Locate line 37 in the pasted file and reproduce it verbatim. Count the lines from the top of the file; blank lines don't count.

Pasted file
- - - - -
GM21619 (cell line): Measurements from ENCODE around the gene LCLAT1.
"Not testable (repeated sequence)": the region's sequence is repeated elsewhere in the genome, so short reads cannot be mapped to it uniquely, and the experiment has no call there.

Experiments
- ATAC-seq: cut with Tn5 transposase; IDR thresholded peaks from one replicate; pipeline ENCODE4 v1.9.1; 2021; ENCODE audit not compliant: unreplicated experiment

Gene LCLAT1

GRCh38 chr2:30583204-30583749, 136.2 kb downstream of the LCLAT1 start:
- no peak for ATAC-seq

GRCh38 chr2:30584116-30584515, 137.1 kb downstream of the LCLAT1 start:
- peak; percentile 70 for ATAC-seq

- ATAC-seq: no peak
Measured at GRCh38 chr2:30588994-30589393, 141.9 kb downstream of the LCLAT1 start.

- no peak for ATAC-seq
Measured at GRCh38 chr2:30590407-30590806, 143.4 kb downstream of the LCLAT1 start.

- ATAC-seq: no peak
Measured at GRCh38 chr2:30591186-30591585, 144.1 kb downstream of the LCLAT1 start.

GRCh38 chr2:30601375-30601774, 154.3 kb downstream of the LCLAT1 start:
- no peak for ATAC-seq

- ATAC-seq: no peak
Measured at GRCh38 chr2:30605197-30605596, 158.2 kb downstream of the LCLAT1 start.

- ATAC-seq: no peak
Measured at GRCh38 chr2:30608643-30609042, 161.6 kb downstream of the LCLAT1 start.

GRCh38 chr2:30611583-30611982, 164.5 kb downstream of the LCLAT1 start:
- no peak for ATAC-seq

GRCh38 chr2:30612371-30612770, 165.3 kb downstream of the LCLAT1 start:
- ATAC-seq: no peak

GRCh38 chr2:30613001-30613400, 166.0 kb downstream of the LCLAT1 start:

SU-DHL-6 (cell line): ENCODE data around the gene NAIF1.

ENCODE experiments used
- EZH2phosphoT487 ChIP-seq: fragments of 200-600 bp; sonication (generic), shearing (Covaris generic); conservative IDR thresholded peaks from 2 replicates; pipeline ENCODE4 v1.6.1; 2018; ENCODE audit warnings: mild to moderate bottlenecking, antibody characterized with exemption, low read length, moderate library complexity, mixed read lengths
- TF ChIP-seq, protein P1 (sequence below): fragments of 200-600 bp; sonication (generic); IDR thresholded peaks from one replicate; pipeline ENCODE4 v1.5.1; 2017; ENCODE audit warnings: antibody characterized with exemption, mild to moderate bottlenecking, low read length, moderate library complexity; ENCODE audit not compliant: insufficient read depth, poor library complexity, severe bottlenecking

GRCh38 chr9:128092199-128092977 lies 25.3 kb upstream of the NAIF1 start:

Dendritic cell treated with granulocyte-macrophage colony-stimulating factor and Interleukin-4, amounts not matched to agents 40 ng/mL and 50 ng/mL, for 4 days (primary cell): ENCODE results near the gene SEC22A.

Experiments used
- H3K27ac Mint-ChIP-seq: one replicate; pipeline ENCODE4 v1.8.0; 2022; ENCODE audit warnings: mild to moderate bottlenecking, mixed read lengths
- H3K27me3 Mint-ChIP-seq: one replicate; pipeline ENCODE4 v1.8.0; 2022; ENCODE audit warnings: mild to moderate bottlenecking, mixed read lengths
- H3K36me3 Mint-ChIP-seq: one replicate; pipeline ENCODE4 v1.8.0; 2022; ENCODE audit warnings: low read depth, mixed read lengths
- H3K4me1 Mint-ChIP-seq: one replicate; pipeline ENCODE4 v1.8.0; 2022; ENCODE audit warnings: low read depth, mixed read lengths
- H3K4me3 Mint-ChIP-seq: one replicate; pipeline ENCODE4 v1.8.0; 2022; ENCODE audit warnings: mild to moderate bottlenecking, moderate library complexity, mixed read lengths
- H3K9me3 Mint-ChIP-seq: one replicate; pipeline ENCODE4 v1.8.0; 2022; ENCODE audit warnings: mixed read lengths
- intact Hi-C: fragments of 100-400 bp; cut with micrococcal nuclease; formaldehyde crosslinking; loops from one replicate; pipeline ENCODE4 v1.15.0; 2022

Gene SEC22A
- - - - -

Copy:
- H3K4me1 Mint-ChIP-seq: one replicate; pipeline ENCODE4 v1.8.0; 2022; ENCODE audit warnings: low read depth, mixed read lengths